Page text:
So what was the scope of due diligence ? It looks to have included the suppliers’ directors, and the supplier itself. It is not clear from the report whether it included beneficial owners as well, but there are grounds for believing it did not. If that is correct, it is hard to see how conflicts of interest were properly assessed.

    One of the most telling indicators of inadequacy is the speed with which due diligence was being completed. The report mentions due diligence was being turned around within four hours. I’m assuming too that they were dealing with a host of local languages, especially Chinese (the ultimate source of much PPE). If this information is correct perhaps the UK government could tutor the world how to perform research so efficiently.

    Maybe due diligence was no more than a tick box checklist based on a few public domain searches in English. If so they forgot to scrutinise what was in front of them, and assess that too. A company called Ayanda Capital Ltd. was introduced by a Senior Advisor to the Board of Trade. In addition to the introduction, the Senior Advisor dealt directly on behalf of Ayanda with various government departments on matters of payment and publicity. Even when the advisor declined publicity offered by the Press office of the Department of International Trade (a red flag surely !), nothing registered in due diligence.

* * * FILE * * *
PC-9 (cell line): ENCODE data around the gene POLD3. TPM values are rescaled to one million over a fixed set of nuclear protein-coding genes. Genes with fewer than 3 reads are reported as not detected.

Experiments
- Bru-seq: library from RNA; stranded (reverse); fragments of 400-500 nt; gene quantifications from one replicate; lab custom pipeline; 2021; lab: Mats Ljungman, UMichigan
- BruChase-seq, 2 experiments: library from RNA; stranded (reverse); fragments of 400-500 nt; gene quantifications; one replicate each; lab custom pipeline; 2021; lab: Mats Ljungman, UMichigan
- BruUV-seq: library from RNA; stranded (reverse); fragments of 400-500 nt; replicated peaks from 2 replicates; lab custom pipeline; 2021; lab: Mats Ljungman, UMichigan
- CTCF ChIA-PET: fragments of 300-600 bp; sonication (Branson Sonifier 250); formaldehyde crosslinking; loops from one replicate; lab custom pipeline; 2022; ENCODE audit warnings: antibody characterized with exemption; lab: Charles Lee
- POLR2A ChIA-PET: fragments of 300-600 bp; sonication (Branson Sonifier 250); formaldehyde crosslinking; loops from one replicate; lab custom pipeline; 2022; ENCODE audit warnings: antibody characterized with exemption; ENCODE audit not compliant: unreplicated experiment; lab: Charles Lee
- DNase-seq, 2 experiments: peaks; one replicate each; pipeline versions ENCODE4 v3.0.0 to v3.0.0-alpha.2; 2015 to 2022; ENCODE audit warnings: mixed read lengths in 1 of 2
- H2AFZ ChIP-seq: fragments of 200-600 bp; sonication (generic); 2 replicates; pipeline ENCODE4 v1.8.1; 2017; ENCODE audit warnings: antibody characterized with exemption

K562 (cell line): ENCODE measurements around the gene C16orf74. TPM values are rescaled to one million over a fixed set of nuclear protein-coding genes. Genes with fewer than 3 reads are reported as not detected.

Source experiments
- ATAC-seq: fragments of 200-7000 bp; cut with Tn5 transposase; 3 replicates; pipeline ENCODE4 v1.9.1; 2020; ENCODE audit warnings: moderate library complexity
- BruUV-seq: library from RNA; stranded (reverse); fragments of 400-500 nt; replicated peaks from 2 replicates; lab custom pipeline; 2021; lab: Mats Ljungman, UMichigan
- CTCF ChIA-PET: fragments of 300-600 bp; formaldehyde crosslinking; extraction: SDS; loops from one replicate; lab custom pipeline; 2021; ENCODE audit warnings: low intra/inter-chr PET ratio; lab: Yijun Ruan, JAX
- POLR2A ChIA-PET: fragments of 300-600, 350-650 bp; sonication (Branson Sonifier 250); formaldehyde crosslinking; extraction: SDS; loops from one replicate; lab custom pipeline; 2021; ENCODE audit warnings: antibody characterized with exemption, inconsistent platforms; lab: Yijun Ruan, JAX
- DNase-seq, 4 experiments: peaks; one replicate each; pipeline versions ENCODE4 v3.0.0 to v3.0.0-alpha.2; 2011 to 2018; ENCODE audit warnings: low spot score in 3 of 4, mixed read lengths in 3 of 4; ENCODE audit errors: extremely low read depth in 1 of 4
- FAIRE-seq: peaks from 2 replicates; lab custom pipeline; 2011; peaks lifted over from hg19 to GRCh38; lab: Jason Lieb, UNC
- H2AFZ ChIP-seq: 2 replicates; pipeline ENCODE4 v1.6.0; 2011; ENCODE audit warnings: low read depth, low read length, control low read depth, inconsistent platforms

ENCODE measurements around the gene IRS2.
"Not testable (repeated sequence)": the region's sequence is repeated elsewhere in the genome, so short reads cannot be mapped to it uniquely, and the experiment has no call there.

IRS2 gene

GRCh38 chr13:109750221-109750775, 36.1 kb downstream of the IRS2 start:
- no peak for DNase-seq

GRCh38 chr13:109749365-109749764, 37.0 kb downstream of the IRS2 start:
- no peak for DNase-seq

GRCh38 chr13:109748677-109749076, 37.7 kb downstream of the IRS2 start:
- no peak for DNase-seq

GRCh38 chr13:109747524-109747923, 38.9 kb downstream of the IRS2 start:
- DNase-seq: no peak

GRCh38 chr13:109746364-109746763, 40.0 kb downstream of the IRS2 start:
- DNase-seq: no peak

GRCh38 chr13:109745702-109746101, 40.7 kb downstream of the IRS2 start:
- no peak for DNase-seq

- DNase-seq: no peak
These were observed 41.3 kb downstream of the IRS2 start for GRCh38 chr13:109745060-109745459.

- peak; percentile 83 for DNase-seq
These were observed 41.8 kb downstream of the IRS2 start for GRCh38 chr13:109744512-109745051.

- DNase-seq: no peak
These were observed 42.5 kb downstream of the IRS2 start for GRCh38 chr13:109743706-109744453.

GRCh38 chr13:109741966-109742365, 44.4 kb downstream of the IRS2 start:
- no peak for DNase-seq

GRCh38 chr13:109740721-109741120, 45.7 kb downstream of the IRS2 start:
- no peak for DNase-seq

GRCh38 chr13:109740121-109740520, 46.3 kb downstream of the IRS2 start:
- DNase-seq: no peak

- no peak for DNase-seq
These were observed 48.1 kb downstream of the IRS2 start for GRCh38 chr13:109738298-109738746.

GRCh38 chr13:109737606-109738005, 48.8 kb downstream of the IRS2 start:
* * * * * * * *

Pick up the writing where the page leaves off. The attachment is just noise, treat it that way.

As it was, Ayanda sailed through the high priority lane without any mention of a conflict of interest overshadowing its GPB 253 million PPE contract. Indeed one of the reasons Ayanda was considered suitable was because it “had access to international banking channels” ! I think that means it had a bank account.

    Another illustration of the same point was a contract with Data Science Limited. The Minister of State at the Cabinet Office who owned a stake in this company had registered his interest in the House of Lords register of members’ interests. Yet this GBP 3 million contract sailed (according to the report) through the high priority channel without a hint that there might be a conflict of interest.

    Incidentally, the same minister updated the register in August to show he no longer had an interest in the said company. I wonder if his conscience had got the better of him.

    Hopefully many of the lessons set out in the report’s recommendations (plus a few that are not in the report) will be heeded by Number Ten. But there needs to be a deeper philosophical shift in the heart of government. The idea that in a crisis speed is everything is largely responsible for this mess. What is needed is the right outcome when managing third party / supplier risk, not speed for its own sake. The expression, more haste less speed comes to mind.

    The author leads TSG’s Advisory Services. He has spent many years in law enforcement and banking – specializing in financial crime risk and compliance. TSG is a Research (including due diligence) specialist, also offering Ethics Compliance and Advisory services to its clients. TSG offers expertise in Eastern Europe, as well as East Asia.